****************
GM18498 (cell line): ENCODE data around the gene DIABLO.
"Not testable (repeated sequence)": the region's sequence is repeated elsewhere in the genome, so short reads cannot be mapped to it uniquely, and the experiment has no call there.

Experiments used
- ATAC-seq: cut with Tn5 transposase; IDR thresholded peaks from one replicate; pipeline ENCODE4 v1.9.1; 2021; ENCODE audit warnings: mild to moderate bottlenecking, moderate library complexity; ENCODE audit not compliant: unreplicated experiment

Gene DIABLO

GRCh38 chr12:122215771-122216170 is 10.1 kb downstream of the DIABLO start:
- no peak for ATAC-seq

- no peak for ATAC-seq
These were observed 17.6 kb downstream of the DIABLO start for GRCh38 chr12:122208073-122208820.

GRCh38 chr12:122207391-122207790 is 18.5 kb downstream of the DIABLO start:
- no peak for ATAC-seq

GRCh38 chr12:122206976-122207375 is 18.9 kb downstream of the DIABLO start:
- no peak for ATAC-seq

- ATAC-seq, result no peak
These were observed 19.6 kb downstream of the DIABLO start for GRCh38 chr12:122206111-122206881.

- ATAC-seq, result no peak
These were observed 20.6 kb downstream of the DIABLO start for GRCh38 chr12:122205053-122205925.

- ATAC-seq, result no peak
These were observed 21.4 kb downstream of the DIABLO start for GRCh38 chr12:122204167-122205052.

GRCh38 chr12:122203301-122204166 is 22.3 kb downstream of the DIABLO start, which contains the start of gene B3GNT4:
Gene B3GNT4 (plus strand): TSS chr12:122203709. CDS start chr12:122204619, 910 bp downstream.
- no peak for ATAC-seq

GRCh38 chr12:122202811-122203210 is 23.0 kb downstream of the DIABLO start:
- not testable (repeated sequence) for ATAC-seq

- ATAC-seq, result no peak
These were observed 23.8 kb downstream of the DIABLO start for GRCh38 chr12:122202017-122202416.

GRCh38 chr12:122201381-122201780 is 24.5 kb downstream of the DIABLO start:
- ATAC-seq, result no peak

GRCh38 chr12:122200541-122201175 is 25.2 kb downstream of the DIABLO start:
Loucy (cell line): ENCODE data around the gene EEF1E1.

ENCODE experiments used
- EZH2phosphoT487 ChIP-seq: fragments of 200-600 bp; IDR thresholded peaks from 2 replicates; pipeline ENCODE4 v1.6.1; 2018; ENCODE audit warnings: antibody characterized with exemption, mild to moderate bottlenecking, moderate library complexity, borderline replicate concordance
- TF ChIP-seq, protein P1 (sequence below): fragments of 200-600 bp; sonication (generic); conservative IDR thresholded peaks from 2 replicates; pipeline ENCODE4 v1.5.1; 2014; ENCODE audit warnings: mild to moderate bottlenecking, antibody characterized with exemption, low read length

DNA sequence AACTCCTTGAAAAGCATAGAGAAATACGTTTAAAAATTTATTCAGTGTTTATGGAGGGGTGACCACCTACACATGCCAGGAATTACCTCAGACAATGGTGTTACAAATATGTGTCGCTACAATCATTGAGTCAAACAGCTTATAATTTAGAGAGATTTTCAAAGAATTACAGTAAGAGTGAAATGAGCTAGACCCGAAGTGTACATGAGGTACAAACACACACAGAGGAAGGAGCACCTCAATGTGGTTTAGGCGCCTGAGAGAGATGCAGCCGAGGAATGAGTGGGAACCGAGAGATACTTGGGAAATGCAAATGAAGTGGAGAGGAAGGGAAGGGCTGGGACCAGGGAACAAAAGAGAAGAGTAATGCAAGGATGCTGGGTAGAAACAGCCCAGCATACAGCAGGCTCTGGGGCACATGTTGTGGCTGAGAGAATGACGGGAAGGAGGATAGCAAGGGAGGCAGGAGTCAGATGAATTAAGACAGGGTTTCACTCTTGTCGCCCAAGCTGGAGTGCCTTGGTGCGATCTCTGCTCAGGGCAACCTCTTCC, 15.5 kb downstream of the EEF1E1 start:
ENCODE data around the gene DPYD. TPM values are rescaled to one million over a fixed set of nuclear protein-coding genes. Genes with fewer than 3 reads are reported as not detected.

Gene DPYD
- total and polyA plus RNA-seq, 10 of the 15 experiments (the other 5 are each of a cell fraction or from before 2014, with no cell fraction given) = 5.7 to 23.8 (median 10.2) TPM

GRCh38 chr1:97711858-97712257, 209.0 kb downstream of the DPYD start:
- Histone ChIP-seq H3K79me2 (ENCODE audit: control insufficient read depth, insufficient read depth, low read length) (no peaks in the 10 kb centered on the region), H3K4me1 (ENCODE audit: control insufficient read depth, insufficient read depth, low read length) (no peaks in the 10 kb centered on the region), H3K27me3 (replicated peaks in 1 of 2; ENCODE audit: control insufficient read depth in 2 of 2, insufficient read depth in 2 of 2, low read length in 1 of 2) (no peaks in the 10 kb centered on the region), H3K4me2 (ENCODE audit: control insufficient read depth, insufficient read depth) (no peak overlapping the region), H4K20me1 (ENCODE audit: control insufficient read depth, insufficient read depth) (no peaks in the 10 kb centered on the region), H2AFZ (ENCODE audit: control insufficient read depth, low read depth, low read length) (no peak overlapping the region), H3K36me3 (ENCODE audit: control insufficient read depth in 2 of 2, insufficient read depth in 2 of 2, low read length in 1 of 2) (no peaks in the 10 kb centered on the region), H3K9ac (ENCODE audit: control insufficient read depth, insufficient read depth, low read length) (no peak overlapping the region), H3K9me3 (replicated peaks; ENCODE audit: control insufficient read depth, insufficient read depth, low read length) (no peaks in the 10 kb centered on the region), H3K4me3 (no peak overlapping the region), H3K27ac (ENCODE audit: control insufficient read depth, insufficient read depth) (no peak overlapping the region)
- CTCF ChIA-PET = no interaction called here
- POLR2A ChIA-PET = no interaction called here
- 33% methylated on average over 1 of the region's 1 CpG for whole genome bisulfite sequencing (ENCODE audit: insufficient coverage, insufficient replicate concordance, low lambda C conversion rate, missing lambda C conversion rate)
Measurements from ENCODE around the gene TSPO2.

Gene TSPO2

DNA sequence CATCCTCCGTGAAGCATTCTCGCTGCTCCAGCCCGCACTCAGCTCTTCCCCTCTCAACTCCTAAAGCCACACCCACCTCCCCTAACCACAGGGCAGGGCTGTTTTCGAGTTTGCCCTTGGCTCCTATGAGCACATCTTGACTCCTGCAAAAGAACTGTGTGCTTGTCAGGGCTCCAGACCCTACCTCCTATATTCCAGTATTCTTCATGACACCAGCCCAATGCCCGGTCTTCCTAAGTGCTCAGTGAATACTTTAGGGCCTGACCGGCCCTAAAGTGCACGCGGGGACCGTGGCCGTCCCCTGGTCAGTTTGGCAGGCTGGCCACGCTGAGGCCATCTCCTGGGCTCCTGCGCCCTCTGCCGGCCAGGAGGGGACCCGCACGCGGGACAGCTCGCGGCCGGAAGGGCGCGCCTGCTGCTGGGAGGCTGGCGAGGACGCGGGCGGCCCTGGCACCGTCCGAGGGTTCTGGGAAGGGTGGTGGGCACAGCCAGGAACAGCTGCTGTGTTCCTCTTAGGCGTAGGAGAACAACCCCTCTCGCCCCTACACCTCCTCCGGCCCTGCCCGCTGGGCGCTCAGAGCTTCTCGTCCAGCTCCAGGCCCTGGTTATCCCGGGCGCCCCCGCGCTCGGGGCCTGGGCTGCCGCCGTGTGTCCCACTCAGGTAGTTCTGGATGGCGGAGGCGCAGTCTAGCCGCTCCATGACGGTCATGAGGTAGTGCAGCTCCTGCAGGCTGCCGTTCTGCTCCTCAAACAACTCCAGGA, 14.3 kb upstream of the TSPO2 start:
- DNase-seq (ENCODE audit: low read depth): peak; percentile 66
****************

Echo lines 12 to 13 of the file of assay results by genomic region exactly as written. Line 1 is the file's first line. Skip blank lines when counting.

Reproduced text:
GRCh38 chr12:122206976-122207375 is 18.9 kb downstream of the DIABLO start:
- no peak for ATAC-seq